Seafarers play a vital role in the global economy of the future as well as in the global maritime industry. A healthy and safe work environment must secure a continuous stable influx to the industry.
Ship owners are employing people from all over the world in an industry that operates globally and does not know the concept of country borders.
The global nature of the maritime sector puts great demands on the shipping companies to ensure a safe and healthy work environment for all seafarers – no matter where they come from and where they set sail. It is the seafarers on board the ships that ensure the shipping industry’s dominance in World trade.
That is why the United Federation of Danish Workers; CO-SEA; and the Danish Shipowners’ Association in collaboration with the Danish Maritime Authority will be focusing on working conditions in the global maritime industry at the conference “Conference on the Seafarer as part of Global Quality Shipping”. The conference is part of Danish Maritime Days and takes place on October 6th.
“Seafarers play a crucial role in the global economy and in the international shipping industry. We have to ensure that the next generation of seafarers have attractive working conditions at sea. We need to make sure that we have safe and healthy work environments at sea, to make young people choose a maritime career out of passion and in the expectations that the maritime sector is a place where they can have a fruitful career, which will utilise their full potential,” said the organisers behind the event.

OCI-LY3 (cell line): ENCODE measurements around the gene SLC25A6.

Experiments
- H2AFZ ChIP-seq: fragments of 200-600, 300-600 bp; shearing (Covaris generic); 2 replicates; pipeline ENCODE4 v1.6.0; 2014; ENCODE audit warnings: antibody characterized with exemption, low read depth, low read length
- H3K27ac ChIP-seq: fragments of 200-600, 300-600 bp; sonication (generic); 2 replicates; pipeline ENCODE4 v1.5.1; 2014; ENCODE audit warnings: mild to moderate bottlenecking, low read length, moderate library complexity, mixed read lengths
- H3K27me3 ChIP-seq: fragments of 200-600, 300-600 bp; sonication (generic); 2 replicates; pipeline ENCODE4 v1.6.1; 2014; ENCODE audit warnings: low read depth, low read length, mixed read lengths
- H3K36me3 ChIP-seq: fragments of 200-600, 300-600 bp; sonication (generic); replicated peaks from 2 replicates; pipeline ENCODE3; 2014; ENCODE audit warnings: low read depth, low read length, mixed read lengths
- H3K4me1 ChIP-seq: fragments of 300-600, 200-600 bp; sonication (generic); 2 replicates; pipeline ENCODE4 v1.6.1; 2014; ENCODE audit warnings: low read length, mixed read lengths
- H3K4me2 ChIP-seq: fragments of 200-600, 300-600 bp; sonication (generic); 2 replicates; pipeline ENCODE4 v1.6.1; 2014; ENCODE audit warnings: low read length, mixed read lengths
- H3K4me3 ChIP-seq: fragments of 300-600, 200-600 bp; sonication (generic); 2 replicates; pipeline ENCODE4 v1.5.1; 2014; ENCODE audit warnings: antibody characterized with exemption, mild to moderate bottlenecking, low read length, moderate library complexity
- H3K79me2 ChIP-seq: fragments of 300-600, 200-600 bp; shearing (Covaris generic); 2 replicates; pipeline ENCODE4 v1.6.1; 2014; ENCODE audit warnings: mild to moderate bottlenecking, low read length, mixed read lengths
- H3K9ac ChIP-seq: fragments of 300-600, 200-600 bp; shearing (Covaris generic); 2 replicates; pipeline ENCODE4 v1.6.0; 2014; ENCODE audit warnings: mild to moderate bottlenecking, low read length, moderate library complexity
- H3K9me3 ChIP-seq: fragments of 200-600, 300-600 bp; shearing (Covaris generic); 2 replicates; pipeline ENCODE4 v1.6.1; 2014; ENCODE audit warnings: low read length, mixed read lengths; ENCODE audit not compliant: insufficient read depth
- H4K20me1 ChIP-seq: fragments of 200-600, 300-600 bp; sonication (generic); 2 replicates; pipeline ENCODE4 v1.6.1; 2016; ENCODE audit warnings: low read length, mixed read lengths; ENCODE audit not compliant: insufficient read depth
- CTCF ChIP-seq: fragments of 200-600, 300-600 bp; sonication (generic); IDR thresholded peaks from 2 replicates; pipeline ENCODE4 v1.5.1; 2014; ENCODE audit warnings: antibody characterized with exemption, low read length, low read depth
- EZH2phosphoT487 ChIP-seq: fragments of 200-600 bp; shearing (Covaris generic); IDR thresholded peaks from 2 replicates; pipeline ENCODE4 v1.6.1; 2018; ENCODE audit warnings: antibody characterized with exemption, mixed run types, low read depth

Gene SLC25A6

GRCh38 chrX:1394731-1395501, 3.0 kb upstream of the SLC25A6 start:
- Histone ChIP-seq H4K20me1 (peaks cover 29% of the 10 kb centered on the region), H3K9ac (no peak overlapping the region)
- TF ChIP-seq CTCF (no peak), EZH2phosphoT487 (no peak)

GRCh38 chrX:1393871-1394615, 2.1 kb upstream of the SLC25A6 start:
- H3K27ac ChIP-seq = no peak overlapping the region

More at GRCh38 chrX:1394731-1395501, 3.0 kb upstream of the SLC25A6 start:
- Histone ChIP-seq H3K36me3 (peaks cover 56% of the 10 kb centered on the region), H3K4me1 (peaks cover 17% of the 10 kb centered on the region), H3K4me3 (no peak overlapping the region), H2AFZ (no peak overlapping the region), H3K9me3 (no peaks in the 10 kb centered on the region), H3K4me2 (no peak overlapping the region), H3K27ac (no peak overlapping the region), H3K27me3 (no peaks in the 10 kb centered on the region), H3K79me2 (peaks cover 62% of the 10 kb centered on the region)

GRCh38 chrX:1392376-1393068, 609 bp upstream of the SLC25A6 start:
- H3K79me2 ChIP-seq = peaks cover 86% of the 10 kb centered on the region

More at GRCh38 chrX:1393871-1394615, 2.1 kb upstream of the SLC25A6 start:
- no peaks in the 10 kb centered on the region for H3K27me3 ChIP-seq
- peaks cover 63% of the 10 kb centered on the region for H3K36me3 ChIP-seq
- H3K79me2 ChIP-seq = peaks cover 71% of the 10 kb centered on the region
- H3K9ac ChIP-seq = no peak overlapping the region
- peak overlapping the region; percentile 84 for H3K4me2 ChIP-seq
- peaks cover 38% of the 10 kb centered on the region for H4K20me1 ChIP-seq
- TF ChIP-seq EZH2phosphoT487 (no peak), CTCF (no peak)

An important step towards a more healthy and safe work environment in the global maritime cluster was taken with the ratification of the Maritime Labour Convention (MLC) of 2006.
The MLC entered into force in august 2013; the “Conference on the Seafarer as part of Global Quality Shipping” will look at what has happened in the year that has passed since ratification.
“The ILO-convention regarding the working conditions of the seafarers (MLC 2006) is a unique accomplishment that combines no less than 37 ILO-conventions and corresponding recommendations in just one set of rules. The MLC-convention is shaped uniquely for the shipping industry, making it the only business sector in the world that has a shared international framework dealing with all aspects of employment,” the organisers conclude.
“But the MLC-convention only offers a framework that we jointly have to comply with, realising the quality objectives that the rules express. It is actual MLC compliance on board of the ships and in the shipping companies that is the heart of the matter,” the organisers add and point out that the conference will have the practical implementation of MLC in focus.
For more information about the conference; registration etc., please visit: www.danishmaritimedays.com/event/conference-seafarer-part-global-quality-shipping.
Danish Maritime Days brings together all relevant policy makers; professionals; experts; and opinion shapers from the global maritime industry to discuss the challenges and opportunities of the future global maritime industry.
“Danish Maritime Days looks at all aspects of the maritime industry, culminating at the two-day summit, Danish Maritime Forum, where high-level representatives from the entire global maritime cluster will meet to discuss the challenges and the opportunities in the industry and to find solutions that will benefit all,” Johannah Christensen, Head of Secretariat at Danish Maritime Days, adds.
For more information on the events during Danish Maritime Days, please go to www.danishmaritimedays.com/events